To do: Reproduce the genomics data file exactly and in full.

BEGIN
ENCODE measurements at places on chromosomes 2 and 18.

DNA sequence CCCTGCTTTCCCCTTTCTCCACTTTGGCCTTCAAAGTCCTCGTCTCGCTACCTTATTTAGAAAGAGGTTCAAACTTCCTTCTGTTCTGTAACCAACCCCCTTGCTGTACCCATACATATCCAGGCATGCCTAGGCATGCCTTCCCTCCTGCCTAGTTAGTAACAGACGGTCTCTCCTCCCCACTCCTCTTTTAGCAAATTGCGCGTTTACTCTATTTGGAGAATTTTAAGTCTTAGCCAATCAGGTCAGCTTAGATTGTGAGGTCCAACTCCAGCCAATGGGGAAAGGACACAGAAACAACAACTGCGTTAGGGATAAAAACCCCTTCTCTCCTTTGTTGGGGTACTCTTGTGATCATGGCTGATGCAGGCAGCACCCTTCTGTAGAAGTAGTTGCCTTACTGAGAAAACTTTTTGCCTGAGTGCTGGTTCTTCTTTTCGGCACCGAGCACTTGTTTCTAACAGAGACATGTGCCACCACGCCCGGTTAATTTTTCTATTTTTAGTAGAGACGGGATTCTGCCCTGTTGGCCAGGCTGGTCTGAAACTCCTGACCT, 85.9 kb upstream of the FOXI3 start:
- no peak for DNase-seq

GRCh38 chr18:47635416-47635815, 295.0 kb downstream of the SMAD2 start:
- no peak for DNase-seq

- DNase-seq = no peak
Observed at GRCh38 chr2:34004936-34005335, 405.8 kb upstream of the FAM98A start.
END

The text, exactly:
ENCODE measurements at places on chromosomes 2 and 18.

DNA sequence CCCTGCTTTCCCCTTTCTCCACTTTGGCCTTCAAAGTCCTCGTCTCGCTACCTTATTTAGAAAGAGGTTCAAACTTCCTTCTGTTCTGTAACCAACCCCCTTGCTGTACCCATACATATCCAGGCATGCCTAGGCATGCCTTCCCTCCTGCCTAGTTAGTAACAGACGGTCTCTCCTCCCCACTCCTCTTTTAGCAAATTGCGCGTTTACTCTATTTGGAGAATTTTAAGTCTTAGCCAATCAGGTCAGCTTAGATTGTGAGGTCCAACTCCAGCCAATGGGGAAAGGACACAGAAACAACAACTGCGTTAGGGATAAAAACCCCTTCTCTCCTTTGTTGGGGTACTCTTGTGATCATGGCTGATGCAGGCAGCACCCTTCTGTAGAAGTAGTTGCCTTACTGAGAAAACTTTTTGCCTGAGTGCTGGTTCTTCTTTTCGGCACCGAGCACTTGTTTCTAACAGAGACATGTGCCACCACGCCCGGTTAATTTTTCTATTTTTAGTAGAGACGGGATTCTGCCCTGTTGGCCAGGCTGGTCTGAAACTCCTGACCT, 85.9 kb upstream of the FOXI3 start:
- no peak for DNase-seq

GRCh38 chr18:47635416-47635815, 295.0 kb downstream of the SMAD2 start:
- no peak for DNase-seq

- DNase-seq = no peak
Observed at GRCh38 chr2:34004936-34005335, 405.8 kb upstream of the FAM98A start.